Are Mint & Spearmint Leaves the Same Thing?

Spearmint is just one of more than 600 varieties of mint. It has a distinctive taste and is frequently used as a flavoring in food and scent in cosmetic products. Other varieties of mint, such as peppermint, have different flavors and scents. All mints thrive in similar growing conditions, though will be successful in almost all environments.

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Fresh mint leaves make a tangy drink garnish.

Mint

Mint is a perennial that grows rapidly and spreads quickly. The three main species of mints grown domestically are spearmint, peppermint and pennyroyal. Mint is prized for its flavor and scent, and its leaves are used as a flavoring in cooking, as a tea and in medicine. Use the leaves fresh or freeze or dry them for later use. The small, young leaves have the most flavor. Crushing mint leaves between your fingers releases their distinctive scent.

Spearmint

Spearmint (Mentha viridis), also known as garden mint, is the variety of mint most commonly grown. It has square stems that grow to 2 feet high. Its bright-green wrinkled leaves are spear-shaped and pointed, with smooth surfaces and serrated edges. It produces pinkish-lilac flowers attached to the upper leaves, arranged in rings and forming spikes. Another variety, Mentha cardiaca, is often sold as spearmint but is not the true variety. It has the same scent, but is smaller with darker leaves. Spearmint is often used to make mint tea and juleps.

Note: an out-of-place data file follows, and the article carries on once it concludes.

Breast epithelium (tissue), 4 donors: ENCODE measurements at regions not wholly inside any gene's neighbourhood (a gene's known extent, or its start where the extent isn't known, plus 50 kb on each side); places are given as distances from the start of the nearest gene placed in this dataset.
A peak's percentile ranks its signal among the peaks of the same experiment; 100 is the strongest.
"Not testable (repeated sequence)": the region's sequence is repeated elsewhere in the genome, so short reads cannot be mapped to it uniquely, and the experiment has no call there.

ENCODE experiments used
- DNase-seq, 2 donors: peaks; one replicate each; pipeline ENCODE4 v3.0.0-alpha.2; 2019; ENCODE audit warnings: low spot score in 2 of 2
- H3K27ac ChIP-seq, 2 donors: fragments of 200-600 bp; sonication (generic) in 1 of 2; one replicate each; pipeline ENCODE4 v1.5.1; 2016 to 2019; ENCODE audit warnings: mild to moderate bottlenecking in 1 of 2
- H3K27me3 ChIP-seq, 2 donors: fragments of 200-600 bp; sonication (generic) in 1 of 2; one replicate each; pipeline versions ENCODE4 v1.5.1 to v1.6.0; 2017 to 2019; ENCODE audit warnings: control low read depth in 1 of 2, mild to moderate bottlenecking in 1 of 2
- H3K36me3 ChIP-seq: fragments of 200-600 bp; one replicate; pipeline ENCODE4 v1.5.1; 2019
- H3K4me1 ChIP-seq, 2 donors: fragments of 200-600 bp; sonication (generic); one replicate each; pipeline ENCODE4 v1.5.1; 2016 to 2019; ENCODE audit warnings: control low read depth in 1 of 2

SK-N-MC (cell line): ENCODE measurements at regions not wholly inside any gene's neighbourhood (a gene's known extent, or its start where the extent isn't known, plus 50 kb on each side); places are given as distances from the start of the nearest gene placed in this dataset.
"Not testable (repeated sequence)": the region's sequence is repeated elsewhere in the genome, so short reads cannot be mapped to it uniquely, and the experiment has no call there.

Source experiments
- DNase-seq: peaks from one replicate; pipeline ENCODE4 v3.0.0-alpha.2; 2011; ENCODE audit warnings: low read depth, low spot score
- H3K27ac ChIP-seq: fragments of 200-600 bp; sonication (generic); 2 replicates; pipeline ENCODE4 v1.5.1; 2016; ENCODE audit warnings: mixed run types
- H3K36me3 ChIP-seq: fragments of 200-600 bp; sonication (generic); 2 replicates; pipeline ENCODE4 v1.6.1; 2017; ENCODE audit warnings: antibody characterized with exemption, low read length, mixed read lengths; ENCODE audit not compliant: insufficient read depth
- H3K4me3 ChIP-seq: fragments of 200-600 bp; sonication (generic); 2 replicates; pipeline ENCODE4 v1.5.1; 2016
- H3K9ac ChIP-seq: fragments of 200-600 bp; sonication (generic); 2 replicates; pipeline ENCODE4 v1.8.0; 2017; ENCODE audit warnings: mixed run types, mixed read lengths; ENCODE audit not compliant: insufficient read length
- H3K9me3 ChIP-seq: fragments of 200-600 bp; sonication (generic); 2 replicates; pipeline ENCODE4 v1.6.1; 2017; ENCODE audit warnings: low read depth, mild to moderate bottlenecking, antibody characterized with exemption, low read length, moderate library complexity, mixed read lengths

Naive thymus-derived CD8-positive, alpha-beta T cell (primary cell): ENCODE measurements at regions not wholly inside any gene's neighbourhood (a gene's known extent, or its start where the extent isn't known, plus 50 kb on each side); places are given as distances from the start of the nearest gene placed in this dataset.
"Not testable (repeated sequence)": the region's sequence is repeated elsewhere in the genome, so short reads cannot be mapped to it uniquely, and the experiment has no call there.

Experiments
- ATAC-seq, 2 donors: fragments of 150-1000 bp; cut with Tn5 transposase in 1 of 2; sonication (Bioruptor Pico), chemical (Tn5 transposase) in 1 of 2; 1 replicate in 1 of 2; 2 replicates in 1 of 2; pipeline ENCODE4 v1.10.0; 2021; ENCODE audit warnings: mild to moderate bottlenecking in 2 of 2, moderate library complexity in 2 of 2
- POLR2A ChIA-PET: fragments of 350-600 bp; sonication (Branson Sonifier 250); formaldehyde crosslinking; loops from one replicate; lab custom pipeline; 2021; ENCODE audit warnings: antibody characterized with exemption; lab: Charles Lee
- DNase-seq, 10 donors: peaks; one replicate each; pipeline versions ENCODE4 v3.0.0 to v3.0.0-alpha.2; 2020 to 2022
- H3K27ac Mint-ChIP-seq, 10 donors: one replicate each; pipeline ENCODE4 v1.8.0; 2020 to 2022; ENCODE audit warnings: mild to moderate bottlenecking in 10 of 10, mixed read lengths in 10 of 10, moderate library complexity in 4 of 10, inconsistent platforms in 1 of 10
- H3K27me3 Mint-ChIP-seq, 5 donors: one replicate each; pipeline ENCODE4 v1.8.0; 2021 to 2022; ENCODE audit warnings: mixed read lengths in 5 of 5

Other Varieties

Peppermint is a variety of mint also used frequently as a flavoring. Peppermint oil is used in making chocolates and candies as well as liqueurs and toothpaste. Ginger mint and pineapple mint have variegated leaves, and ginger mint has a particularly strong flavor. The tall lavender-colored flowers of licorice mint are suitable for drying. Chocolate mint has dark green leaves and a fragrance reminiscent of chocolate liqueur. Orange mint is one of the most strongly scented mints. Applemint's flavor of fresh apples is sweeter and milder than most other mints.

Growing Mint

All mints thrive in rich, moist and slightly acidic soils and in partial shade or full sun. Mints are vigorous plants and will become invasive if not cut back or controlled. Plant mint in containers to keep it from spreading. To grow mint in your herb garden, bury the plant pot so that only 1 inch is above ground. Mint cross-pollinates easily, so keep space between different varieties of mint so that the flavors don't mix. Apply a slow-release fertilizer to mint at the start of the growing season, and water it regularly.